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Burnt Richmond trestle bridge carried Marpole-Steveston trams until 1950s

Ten years ago a fire at the other end of the trestle bridge also caused the closure of the Oak Street Bridge.

The 1902-built trestle bridge that was the site of a spectacular fire on Thursday evening used to connect Richmond and Marpole with trams running on it until the 1950s.

The decommissioned bridge in Richmond's Bridgeport area was engulfed in flames after 8 p.m. on Thursday after a loading bay and private dock on the shoreline of the North Arm of the Fraser River caught fire.

The Marpole Bridge was built in May 1902 by the Canadian Pacific Railway (CPR) and was used to connect Richmond and what was then called Eburne, now known as Marpole.

In 1905, the British Columbia Electric Railway Company (BCER) leased the line and electrified it to run inter-urban trams.

The bridge serviced the Lulu Island line, or as it is commonly known as, the “Marpole-Steveston line.” 

The final day of the "once majestic and mighty streetcars and inter-urbans" was supposed to be on Sunday, April 24, 1955, explained Cato Leung, local history buff, urban explorer and volunteer with the Steveston Tram Museum.

"Richmondites, however, refused to part with their dependable tram and even brought it up to the B.C. Supreme Court and were able to convince BCER to allow the Marpole-Steveston line to run an additional three years."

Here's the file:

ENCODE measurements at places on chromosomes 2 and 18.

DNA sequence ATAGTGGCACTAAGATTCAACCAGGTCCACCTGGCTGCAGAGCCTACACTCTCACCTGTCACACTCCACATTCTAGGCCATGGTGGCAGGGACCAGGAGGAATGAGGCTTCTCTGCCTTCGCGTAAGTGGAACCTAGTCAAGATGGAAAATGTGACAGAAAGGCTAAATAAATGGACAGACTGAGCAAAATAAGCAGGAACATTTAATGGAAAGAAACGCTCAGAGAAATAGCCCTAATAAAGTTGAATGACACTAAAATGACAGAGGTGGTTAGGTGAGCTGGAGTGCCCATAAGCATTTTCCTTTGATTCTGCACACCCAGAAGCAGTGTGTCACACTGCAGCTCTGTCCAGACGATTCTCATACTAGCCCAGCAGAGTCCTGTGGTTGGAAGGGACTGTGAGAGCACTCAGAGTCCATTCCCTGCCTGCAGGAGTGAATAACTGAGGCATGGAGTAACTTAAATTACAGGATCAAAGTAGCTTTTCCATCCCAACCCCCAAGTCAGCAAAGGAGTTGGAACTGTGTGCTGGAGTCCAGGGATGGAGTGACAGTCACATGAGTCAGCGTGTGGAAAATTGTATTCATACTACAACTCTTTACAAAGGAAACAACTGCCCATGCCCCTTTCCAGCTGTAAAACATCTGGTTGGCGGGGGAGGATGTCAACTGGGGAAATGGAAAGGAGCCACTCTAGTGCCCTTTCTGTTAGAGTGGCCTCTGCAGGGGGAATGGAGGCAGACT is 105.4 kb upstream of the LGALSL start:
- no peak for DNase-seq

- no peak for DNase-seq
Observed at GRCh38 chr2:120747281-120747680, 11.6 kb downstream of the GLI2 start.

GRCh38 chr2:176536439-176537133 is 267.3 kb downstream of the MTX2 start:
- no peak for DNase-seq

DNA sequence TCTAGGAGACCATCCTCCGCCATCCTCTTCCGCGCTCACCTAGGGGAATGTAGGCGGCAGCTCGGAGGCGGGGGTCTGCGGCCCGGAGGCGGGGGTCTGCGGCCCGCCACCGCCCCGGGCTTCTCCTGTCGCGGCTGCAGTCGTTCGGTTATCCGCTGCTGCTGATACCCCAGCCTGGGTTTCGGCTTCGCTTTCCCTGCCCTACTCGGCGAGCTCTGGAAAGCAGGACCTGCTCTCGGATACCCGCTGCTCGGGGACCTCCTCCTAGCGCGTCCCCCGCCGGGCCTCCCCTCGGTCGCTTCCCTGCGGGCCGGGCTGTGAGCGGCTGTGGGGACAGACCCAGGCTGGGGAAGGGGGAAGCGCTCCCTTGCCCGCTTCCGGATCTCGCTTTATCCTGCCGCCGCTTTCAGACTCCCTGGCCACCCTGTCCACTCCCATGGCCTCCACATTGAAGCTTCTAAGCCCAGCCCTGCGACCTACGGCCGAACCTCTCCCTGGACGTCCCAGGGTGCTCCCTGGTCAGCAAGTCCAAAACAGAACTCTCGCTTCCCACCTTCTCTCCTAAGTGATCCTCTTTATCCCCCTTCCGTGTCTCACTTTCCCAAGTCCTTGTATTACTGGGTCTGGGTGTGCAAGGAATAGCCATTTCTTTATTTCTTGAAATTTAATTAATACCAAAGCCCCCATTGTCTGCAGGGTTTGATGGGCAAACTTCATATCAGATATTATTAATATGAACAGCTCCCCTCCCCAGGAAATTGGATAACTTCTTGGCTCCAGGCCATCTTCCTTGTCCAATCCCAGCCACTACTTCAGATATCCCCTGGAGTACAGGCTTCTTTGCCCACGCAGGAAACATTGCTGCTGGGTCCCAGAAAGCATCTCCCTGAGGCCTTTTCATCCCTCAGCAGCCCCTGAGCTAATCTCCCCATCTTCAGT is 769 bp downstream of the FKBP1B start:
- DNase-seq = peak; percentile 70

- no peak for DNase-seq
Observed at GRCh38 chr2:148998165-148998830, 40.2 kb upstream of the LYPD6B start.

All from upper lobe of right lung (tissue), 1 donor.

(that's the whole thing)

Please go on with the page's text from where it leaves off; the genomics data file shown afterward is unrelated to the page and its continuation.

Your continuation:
The Marpole-Steveston inter-urban tram ran until Feb. 28, 1958 and was the last tram line to run in the Lower Mainland. However, some freight was still carried along the line until the 1970s.

Leung told the Richmond News that a barge carrying wood chips struck a steel support of the bridge in 1967, resulting in the bridge's 32.3-metre swing span collapsing into the river.

"Not sure how much it costs to repair, but concrete barriers/support were added as a result of this," he said.

In 2014, a fire destroyed a 100-metre section of the creosote-treated wooden trestle on the Marpole side.

And similar to the fire this Thursday, thick smoke temporarily closed the Oak Street Bridge.

The year after another barge collision, in 2016, the CPR removed the swing span and the platform.

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